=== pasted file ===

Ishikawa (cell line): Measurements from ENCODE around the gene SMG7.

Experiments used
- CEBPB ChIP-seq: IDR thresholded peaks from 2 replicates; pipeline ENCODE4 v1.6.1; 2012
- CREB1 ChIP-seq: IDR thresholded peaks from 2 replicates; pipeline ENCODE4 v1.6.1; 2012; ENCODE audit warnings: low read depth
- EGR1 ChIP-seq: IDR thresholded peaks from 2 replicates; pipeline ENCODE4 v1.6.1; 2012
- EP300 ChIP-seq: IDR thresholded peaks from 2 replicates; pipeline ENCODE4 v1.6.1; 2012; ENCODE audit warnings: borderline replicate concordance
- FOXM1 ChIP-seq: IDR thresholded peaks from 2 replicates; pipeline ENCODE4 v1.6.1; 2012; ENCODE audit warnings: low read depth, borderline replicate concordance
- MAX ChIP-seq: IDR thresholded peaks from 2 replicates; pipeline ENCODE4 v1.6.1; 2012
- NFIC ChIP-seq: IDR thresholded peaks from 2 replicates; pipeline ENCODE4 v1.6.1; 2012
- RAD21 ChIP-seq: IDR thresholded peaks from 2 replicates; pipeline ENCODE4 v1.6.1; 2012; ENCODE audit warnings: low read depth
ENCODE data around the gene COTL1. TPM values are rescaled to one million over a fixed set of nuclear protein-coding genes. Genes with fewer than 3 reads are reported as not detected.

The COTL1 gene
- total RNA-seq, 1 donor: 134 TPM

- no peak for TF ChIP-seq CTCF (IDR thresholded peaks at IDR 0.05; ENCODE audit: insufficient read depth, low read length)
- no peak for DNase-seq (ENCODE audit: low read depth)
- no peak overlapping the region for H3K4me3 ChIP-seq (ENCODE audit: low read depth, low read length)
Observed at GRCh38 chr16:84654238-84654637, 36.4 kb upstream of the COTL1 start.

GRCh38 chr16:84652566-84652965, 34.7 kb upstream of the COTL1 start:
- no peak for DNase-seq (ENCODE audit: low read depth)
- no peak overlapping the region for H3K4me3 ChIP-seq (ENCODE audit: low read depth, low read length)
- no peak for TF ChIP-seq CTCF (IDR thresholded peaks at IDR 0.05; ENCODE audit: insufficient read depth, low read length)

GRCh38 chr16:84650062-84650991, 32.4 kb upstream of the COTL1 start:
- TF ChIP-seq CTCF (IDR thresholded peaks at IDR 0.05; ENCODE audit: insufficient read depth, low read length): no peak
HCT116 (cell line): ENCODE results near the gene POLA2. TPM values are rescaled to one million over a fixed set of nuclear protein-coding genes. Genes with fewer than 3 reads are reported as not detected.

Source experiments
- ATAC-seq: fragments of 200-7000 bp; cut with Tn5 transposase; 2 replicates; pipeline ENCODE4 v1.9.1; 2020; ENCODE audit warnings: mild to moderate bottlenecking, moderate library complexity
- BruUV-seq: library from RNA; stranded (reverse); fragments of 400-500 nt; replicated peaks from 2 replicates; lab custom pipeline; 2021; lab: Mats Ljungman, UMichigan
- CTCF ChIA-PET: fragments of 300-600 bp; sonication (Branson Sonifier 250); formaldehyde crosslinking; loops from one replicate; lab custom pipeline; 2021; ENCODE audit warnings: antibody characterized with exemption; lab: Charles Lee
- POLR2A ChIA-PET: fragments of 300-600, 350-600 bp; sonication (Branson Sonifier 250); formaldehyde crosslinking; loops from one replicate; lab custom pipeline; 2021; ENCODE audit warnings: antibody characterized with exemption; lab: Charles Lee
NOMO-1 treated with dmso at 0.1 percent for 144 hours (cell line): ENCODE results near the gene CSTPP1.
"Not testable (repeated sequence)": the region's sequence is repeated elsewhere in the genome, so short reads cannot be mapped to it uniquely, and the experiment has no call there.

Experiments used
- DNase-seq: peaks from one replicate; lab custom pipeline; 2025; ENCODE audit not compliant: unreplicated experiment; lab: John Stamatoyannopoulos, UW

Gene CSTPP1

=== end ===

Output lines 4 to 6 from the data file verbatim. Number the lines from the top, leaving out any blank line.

- CREB1 ChIP-seq: IDR thresholded peaks from 2 replicates; pipeline ENCODE4 v1.6.1; 2012; ENCODE audit warnings: low read depth
- EGR1 ChIP-seq: IDR thresholded peaks from 2 replicates; pipeline ENCODE4 v1.6.1; 2012
- EP300 ChIP-seq: IDR thresholded peaks from 2 replicates; pipeline ENCODE4 v1.6.1; 2012; ENCODE audit warnings: borderline replicate concordance